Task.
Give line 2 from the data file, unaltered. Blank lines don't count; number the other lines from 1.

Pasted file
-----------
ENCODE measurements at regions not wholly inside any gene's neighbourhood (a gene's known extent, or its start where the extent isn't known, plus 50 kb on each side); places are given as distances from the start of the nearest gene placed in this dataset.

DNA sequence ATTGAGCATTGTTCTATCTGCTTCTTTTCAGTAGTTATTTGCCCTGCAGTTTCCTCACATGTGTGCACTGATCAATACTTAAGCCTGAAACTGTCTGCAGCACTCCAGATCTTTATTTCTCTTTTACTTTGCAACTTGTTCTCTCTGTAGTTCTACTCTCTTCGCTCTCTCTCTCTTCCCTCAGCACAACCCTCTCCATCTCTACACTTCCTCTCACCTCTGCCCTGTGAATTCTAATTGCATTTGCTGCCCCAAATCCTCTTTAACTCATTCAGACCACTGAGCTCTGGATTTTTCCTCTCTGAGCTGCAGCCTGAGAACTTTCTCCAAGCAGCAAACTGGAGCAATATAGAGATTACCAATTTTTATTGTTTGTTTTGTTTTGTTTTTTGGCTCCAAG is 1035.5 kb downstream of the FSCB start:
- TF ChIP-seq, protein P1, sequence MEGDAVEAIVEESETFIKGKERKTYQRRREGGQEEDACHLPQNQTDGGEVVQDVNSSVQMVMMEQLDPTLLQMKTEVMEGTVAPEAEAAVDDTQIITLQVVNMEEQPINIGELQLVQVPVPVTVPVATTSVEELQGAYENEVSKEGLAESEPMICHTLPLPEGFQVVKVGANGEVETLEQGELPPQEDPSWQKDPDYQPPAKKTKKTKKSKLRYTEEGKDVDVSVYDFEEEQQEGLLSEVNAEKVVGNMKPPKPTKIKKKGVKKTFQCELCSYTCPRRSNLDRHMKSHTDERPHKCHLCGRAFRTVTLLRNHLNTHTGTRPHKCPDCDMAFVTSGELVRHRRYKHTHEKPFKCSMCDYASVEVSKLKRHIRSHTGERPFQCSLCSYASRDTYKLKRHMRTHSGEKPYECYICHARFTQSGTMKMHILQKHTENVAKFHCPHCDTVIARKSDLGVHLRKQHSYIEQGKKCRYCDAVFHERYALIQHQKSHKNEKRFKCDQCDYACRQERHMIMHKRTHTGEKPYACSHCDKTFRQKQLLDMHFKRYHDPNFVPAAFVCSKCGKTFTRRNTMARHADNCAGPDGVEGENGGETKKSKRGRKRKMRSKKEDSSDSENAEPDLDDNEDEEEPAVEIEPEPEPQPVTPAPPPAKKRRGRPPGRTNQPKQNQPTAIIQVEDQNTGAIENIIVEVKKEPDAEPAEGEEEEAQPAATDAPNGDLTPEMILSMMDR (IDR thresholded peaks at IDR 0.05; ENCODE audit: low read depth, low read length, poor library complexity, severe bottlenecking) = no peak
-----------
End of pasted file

DNA sequence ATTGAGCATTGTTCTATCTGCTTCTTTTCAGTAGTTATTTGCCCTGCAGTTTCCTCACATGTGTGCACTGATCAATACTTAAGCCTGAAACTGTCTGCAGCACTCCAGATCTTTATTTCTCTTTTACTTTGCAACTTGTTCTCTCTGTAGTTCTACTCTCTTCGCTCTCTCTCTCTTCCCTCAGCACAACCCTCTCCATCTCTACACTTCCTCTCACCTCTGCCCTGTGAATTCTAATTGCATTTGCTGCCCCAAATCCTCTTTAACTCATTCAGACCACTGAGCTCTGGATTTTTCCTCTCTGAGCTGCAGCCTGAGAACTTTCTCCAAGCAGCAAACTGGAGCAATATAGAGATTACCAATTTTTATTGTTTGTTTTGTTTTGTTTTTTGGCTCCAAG is 1035.5 kb downstream of the FSCB start: